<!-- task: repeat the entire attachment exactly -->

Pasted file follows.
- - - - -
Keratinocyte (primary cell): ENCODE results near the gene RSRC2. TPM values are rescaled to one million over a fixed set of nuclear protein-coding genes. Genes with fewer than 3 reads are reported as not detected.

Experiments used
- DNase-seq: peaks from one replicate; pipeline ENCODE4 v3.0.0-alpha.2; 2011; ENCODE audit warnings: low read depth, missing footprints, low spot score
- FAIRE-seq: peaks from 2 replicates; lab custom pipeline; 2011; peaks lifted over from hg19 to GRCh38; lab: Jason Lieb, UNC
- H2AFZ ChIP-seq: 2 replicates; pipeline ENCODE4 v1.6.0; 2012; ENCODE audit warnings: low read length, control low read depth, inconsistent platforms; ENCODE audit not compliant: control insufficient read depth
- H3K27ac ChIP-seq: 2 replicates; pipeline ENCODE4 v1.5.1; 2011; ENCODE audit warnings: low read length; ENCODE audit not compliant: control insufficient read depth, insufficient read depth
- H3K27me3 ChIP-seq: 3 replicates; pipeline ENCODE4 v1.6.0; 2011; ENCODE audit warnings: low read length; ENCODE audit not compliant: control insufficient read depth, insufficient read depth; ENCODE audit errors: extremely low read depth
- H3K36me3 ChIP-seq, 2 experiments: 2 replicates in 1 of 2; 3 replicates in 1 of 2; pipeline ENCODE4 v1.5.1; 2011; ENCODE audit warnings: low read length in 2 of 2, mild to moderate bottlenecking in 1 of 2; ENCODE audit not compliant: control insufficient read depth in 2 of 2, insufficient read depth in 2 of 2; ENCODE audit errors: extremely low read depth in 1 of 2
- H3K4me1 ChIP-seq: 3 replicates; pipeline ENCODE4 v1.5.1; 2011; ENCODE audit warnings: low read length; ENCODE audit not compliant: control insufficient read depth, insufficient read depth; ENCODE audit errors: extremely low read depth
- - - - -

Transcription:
Keratinocyte (primary cell): ENCODE results near the gene RSRC2. TPM values are rescaled to one million over a fixed set of nuclear protein-coding genes. Genes with fewer than 3 reads are reported as not detected.

Experiments used
- DNase-seq: peaks from one replicate; pipeline ENCODE4 v3.0.0-alpha.2; 2011; ENCODE audit warnings: low read depth, missing footprints, low spot score
- FAIRE-seq: peaks from 2 replicates; lab custom pipeline; 2011; peaks lifted over from hg19 to GRCh38; lab: Jason Lieb, UNC
- H2AFZ ChIP-seq: 2 replicates; pipeline ENCODE4 v1.6.0; 2012; ENCODE audit warnings: low read length, control low read depth, inconsistent platforms; ENCODE audit not compliant: control insufficient read depth
- H3K27ac ChIP-seq: 2 replicates; pipeline ENCODE4 v1.5.1; 2011; ENCODE audit warnings: low read length; ENCODE audit not compliant: control insufficient read depth, insufficient read depth
- H3K27me3 ChIP-seq: 3 replicates; pipeline ENCODE4 v1.6.0; 2011; ENCODE audit warnings: low read length; ENCODE audit not compliant: control insufficient read depth, insufficient read depth; ENCODE audit errors: extremely low read depth
- H3K36me3 ChIP-seq, 2 experiments: 2 replicates in 1 of 2; 3 replicates in 1 of 2; pipeline ENCODE4 v1.5.1; 2011; ENCODE audit warnings: low read length in 2 of 2, mild to moderate bottlenecking in 1 of 2; ENCODE audit not compliant: control insufficient read depth in 2 of 2, insufficient read depth in 2 of 2; ENCODE audit errors: extremely low read depth in 1 of 2
- H3K4me1 ChIP-seq: 3 replicates; pipeline ENCODE4 v1.5.1; 2011; ENCODE audit warnings: low read length; ENCODE audit not compliant: control insufficient read depth, insufficient read depth; ENCODE audit errors: extremely low read depth